From the Archive: September 1930


The pseudonymous cellist and columnist ‘Ike’ observes how classical music lovers are becoming more plentiful, thanks to the wireless – even if they won’t recognise it themselves

Whatever is said concerning the disastrous effect which so-called “canned music” has on the ordinary professional musician, there is no doubt about it that the advent of wireless, and the popularity of the gramophone, have so improved the tastes of the multitude that many pieces which a few years ago were considered “highbrow” are now listened to with pleasure. Not only such little pieces as Rubinstein’s “Melody in F,” Dvorak’s “Humoresque,” Bach’s “Air” from the Suite in D, but even such works as the Schubert “Unfinished Symphony” are now well within the ken of the man in the street. A little time ago a very loud voiced iconoclast was denouncing classical music; “there is no tune in it,” he said…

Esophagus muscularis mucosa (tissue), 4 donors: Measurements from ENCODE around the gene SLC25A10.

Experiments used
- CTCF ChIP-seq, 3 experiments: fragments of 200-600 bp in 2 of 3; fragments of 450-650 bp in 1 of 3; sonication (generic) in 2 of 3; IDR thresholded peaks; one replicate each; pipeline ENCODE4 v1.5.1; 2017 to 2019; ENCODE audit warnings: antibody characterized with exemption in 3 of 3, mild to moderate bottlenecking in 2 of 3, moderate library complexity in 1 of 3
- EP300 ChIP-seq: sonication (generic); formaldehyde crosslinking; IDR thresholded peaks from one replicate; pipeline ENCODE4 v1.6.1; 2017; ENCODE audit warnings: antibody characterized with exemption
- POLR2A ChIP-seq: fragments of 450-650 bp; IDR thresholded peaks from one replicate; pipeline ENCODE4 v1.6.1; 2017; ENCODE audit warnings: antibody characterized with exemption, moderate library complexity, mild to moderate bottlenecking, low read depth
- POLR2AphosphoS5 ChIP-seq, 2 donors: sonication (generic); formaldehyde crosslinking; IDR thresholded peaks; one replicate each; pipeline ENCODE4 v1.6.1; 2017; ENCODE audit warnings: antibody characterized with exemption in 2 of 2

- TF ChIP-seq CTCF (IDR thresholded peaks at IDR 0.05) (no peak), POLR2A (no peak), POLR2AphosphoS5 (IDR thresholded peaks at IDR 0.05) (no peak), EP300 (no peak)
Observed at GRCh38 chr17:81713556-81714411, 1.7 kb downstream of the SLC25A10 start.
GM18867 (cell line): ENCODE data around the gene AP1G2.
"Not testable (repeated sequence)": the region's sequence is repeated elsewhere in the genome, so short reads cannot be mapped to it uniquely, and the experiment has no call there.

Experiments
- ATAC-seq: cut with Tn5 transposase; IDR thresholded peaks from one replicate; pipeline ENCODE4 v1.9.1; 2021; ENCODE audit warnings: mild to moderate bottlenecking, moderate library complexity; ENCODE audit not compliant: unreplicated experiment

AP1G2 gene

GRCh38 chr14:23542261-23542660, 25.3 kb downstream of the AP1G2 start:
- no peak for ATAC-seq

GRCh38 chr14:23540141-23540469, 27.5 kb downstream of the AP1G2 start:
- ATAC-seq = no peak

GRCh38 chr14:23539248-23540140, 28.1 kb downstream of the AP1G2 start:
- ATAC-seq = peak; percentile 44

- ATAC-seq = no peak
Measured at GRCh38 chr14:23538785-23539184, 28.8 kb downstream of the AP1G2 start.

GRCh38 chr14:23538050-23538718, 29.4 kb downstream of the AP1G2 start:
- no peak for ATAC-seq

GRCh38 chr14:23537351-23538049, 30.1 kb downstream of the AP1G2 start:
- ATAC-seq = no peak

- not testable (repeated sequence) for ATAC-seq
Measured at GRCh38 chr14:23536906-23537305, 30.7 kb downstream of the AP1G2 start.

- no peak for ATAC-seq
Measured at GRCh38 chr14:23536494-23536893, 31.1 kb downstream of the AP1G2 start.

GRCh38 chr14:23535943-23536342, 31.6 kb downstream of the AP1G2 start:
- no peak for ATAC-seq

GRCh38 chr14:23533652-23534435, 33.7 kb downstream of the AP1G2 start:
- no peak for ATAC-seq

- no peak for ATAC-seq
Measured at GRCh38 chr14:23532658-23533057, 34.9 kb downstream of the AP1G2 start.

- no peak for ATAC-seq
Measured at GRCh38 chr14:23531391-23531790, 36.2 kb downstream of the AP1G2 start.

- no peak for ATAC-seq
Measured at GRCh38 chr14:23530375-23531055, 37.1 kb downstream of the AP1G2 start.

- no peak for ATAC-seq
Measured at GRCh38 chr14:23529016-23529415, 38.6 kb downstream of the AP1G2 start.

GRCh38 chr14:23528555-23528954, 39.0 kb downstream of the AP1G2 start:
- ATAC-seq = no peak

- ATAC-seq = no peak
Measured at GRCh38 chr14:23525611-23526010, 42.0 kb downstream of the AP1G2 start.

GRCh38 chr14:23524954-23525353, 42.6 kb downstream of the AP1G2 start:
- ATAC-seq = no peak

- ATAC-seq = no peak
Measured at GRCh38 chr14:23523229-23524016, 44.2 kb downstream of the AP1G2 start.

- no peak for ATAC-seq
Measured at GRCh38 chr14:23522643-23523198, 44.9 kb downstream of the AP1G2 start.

Already subscribed? Please sign in

Subscribe to continue reading…

We’re delighted that you are enjoying our website. For a limited period, you can try an online subscription to The Strad completely free of charge.

  • Free 7-day trial

    Not sure about subscribing? Sign up now to read this article in full and you’ll also receive unlimited access to premium online content, including the digital edition and online archive for 7 days.

    No strings attached – we won’t ask for your card details

  • Subscribe 

    No more paywalls. To enjoy the best in-depth features and analysis from The Strad’s latest and past issues, upgrade to a subscription now. You’ll also enjoy regular issues and special supplements* and access to an online archive of issues back to 2010.


* Issues and supplements are available as both print and digital editions. Online subscribers will only receive access to the digital versions.